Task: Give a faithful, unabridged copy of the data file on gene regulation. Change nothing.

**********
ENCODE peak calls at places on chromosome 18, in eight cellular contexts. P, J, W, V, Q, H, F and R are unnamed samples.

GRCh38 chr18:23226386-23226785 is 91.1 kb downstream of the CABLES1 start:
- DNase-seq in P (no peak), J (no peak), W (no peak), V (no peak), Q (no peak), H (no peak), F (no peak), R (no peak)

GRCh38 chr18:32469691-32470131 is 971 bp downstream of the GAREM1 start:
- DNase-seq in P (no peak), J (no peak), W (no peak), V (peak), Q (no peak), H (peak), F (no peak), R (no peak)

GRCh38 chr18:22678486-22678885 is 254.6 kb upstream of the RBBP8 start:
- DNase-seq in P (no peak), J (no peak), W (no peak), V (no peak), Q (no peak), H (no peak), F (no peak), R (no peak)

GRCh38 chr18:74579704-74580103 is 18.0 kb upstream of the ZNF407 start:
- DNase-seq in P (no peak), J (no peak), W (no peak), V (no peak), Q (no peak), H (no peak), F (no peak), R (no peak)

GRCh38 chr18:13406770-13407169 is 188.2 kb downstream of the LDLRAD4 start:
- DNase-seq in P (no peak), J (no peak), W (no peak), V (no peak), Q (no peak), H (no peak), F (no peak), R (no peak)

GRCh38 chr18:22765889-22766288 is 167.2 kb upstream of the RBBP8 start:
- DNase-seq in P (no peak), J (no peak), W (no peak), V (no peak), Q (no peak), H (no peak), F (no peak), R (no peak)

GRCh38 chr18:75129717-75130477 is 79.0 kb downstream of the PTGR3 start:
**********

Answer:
ENCODE peak calls at places on chromosome 18, in eight cellular contexts. P, J, W, V, Q, H, F and R are unnamed samples.

GRCh38 chr18:23226386-23226785 is 91.1 kb downstream of the CABLES1 start:
- DNase-seq in P (no peak), J (no peak), W (no peak), V (no peak), Q (no peak), H (no peak), F (no peak), R (no peak)

GRCh38 chr18:32469691-32470131 is 971 bp downstream of the GAREM1 start:
- DNase-seq in P (no peak), J (no peak), W (no peak), V (peak), Q (no peak), H (peak), F (no peak), R (no peak)

GRCh38 chr18:22678486-22678885 is 254.6 kb upstream of the RBBP8 start:
- DNase-seq in P (no peak), J (no peak), W (no peak), V (no peak), Q (no peak), H (no peak), F (no peak), R (no peak)

GRCh38 chr18:74579704-74580103 is 18.0 kb upstream of the ZNF407 start:
- DNase-seq in P (no peak), J (no peak), W (no peak), V (no peak), Q (no peak), H (no peak), F (no peak), R (no peak)

GRCh38 chr18:13406770-13407169 is 188.2 kb downstream of the LDLRAD4 start:
- DNase-seq in P (no peak), J (no peak), W (no peak), V (no peak), Q (no peak), H (no peak), F (no peak), R (no peak)

GRCh38 chr18:22765889-22766288 is 167.2 kb upstream of the RBBP8 start:
- DNase-seq in P (no peak), J (no peak), W (no peak), V (no peak), Q (no peak), H (no peak), F (no peak), R (no peak)

GRCh38 chr18:75129717-75130477 is 79.0 kb downstream of the PTGR3 start: